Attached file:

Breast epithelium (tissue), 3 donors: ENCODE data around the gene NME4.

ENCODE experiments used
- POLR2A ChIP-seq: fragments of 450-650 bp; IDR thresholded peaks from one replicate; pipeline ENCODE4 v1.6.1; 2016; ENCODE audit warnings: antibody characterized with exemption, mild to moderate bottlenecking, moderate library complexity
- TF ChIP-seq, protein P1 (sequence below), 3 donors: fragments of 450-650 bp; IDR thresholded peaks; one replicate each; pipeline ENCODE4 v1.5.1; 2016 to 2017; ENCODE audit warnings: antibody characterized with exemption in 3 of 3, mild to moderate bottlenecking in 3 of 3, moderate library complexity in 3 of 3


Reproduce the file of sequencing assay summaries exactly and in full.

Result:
Breast epithelium (tissue), 3 donors: ENCODE data around the gene NME4.

ENCODE experiments used
- POLR2A ChIP-seq: fragments of 450-650 bp; IDR thresholded peaks from one replicate; pipeline ENCODE4 v1.6.1; 2016; ENCODE audit warnings: antibody characterized with exemption, mild to moderate bottlenecking, moderate library complexity
- TF ChIP-seq, protein P1 (sequence below), 3 donors: fragments of 450-650 bp; IDR thresholded peaks; one replicate each; pipeline ENCODE4 v1.5.1; 2016 to 2017; ENCODE audit warnings: antibody characterized with exemption in 3 of 3, mild to moderate bottlenecking in 3 of 3, moderate library complexity in 3 of 3